The Effect of Alcohol Consumption on IBD Symptoms

Quincy AdamUC Lifestyle, UC Natural Options

Alcohol
The subject of alcohol and health can be confusing. Some studies suggest that even modest consumption is bad for your health, while others say that regular consumption of small amounts may have health benefits.

The issue becomes even more confusing when it comes to people affected by inflammatory bowel diseases (IBD). Is regular alcohol consumption—or even occasional indulgence—a problem in those with ulcerative colitis or Crohn’s disease? How does it affect IBD symptoms in the short-term? What are the potential long-term effects?

Alcohol and IBD Symptoms

Alcohol is generally recognized as a potential trigger food for IBD symptoms. This means that consuming alcohol can increase the risk of frequent and more severe symptom flare-ups. However, as with most common trigger foods, this is not true for everyone with Crohn’s disease or ulcerative colitis.

Some individuals, approximately 25 percent of IBD sufferers, according to a 2010 study, can tolerate moderate alcohol use without any obvious effect on IBD symptoms.1

However, a lack of a clear and immediate increase in symptoms doesn’t necessarily mean that there are no consequences for IBD patients who drink alcohol regularly. For instance, in a 2011 study, researchers found that seven days of moderate red wine consumption in patients with inactive IBD was associated with a significant decrease in levels of calprotectin—a protective molecule—in the gut.2 They also found a significant increase in intestinal permeability (also called leaky gut syndrome), both of which are associated with increased IBD disease activity. Study data suggested that patients with inactive IBD may be at increased long-term risk of disease relapse with daily red wine consumption.

A 2013 Healthline.com article, Ulcerative Colitis and Alcohol, cites the same 2010 study, stating that besides an increased risk of IBD flaring or relapse, other potential consequences related to alcohol consumption and IBD include:

  • Acute liver injury: With significant alcohol consumption, a build-up of toxins can damage the lining of the liver and the gut.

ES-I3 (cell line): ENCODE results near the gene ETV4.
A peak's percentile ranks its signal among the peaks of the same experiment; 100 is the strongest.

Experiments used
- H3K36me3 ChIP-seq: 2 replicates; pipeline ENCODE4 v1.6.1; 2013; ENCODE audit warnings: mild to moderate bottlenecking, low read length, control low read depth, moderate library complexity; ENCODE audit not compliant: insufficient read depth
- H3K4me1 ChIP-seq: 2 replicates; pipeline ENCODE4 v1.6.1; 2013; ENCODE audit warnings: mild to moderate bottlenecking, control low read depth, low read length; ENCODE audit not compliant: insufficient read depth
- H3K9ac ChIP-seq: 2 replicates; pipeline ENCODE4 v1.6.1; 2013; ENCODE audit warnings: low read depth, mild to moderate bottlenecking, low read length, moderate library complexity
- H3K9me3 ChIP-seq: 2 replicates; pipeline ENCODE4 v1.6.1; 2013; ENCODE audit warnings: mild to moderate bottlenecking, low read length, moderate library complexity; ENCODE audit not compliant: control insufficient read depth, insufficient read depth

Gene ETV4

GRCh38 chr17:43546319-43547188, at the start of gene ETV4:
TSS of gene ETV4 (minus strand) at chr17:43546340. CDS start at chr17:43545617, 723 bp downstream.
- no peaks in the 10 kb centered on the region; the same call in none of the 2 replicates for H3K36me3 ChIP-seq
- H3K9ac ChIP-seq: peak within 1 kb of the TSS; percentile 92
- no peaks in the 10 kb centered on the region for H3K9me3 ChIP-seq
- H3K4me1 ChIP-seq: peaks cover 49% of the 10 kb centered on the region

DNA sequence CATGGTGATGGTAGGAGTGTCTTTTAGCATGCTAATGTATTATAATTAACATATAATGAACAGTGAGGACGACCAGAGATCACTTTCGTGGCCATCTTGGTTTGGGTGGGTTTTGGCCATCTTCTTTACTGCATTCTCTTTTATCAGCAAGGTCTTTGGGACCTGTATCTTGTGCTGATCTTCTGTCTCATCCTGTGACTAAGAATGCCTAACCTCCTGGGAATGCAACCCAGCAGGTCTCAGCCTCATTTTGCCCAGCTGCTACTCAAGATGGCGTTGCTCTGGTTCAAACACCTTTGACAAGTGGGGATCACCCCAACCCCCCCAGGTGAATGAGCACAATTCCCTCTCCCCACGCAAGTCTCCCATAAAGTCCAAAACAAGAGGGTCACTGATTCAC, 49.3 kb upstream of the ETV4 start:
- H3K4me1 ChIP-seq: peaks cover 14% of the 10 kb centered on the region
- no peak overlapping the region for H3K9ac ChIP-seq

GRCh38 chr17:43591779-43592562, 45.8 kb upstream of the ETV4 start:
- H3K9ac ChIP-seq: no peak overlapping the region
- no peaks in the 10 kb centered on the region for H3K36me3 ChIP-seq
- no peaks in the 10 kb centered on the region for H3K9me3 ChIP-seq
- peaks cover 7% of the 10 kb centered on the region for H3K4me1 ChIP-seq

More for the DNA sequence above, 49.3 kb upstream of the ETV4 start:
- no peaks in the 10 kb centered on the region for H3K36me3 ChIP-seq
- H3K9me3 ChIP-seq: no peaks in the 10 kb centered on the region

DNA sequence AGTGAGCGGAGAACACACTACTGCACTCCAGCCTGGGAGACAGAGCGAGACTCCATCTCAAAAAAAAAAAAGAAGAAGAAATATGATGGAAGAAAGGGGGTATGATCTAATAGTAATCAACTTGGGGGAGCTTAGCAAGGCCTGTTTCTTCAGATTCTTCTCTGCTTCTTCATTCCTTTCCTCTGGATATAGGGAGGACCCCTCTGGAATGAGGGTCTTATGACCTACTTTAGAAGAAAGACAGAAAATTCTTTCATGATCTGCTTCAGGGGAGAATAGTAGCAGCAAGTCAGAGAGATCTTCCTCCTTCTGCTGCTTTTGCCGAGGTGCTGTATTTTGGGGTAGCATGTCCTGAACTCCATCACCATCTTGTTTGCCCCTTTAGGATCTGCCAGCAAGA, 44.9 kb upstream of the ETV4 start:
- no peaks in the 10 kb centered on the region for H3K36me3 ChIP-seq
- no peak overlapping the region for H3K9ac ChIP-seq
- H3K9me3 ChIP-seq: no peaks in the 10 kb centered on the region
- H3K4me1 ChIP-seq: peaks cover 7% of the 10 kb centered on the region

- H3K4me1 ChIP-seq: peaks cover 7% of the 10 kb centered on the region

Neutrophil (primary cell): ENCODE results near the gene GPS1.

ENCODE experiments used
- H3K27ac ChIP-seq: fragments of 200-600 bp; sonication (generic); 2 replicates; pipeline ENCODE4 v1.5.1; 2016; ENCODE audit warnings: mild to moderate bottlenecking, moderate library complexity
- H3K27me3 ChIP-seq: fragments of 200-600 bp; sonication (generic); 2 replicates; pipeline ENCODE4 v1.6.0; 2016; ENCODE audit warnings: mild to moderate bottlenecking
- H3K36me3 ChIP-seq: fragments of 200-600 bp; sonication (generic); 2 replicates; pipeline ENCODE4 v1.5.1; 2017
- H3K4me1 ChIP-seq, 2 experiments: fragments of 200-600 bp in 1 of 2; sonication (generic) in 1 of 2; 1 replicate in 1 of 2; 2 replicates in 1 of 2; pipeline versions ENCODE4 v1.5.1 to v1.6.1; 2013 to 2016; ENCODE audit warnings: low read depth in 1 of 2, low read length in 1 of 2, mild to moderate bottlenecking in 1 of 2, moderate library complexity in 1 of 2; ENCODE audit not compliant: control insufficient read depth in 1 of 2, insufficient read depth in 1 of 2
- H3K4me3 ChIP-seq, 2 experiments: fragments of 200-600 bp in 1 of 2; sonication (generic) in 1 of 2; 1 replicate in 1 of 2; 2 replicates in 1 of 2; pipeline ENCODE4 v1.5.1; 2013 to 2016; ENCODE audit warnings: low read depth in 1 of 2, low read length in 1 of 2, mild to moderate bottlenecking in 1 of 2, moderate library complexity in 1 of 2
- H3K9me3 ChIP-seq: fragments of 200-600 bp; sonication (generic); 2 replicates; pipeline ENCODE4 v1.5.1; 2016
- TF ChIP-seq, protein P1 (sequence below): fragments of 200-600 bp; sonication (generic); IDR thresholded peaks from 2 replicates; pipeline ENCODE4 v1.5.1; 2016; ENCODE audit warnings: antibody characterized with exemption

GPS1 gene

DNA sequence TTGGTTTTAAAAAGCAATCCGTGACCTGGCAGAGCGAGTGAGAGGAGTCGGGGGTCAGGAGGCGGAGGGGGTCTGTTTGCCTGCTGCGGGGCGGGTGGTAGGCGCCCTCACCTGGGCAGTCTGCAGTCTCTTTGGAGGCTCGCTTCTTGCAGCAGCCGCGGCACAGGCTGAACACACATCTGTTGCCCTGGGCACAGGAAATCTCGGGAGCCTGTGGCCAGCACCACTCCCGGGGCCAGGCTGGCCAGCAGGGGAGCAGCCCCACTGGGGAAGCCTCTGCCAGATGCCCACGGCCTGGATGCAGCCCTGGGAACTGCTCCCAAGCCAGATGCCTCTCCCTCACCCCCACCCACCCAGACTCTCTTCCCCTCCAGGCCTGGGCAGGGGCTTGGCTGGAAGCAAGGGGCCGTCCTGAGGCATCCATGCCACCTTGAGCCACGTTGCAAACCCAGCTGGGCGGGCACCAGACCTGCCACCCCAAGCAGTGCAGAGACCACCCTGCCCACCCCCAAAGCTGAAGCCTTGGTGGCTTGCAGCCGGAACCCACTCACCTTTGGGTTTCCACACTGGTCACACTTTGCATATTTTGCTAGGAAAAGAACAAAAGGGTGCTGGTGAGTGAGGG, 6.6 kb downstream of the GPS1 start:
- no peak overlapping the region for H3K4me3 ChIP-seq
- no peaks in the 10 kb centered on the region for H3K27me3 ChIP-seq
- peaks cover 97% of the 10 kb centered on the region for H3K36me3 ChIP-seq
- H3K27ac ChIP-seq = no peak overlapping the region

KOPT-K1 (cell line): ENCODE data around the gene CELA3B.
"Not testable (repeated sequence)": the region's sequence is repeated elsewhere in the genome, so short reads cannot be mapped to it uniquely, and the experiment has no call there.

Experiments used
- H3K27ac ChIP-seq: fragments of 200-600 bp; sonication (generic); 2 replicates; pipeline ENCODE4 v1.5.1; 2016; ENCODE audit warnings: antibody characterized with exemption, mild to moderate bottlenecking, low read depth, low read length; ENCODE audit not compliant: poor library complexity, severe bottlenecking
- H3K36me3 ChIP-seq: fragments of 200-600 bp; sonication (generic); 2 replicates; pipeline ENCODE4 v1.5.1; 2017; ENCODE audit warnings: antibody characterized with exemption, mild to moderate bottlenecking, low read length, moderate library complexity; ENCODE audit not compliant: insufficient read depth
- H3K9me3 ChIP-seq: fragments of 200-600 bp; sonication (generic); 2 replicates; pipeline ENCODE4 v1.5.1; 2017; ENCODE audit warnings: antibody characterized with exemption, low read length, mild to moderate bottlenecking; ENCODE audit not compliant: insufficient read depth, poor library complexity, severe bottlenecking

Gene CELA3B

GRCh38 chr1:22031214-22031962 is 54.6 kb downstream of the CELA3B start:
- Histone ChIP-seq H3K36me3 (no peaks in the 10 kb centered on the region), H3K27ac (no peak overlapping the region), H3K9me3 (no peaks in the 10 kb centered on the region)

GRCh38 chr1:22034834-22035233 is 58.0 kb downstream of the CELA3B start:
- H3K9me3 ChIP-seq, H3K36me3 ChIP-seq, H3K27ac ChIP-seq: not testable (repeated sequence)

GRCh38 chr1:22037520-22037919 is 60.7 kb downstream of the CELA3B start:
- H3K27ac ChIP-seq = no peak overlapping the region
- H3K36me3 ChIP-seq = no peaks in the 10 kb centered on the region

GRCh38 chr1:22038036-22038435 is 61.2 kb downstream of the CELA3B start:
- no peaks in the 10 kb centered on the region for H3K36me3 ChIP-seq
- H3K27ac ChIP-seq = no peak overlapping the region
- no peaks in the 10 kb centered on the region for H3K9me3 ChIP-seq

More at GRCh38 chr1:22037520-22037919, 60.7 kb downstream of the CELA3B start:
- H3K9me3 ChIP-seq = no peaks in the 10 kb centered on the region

• Chronic liver injury: IBD sufferers who consume alcohol regularly are at higher risk of chronic liver injury – which can, over time, progress to liver failure – than chronic drinkers with no history of IBD.
  • Drug Interactions: Alcohol may interact with some drugs used in the treatment of IBD, which can lead to liver damage and other complications.

Current Recommendations Relative to Alcohol Consumption and IBD

Alcohol is known to irritate the digestive tract and to have the potential to trigger IBD symptoms in many IBD patients. However, researchers have yet to prove a definitive connection between alcohol use and increased IBD symptoms and/or flare-ups. Due to the high number of patients who report increased IBD symptoms after alcohol consumption, use caution. According to the Crohn’s and Colitis Foundation of America, moderate or excessive alcohol intake can be associated with an IBD flare, and while total abstinence may not be required, moderation is advised.

So what is the bottom line on alcohol and IBD symptoms? Basically, there is no hard and fast rule on whether IBD patients should drink or abstain. If you experience an increase in gastrointestinal symptoms after consuming alcohol, avoiding it is probably your best bet. Even if you are not, it is a personal decision that is best made with the input of your health care team, including careful consideration of potential medication interactions, the severity of your disease and any other health conditions you may have.


1 Swanson GR, Sedghi S, Farhadi A, Keshavarzian A. Pattern of alcohol consumption and its effect on gastrointestinal symptoms in inflammatory bowel disease. Alcohol. 2010;44(3):223-8.
2 Swanson GR, Tieu V, Shaikh M, Forsyth C, Keshavarzian A. Is moderate red wine consumption safe in inactive inflammatory bowel disease? Digestion. 2011;84(3):238-44.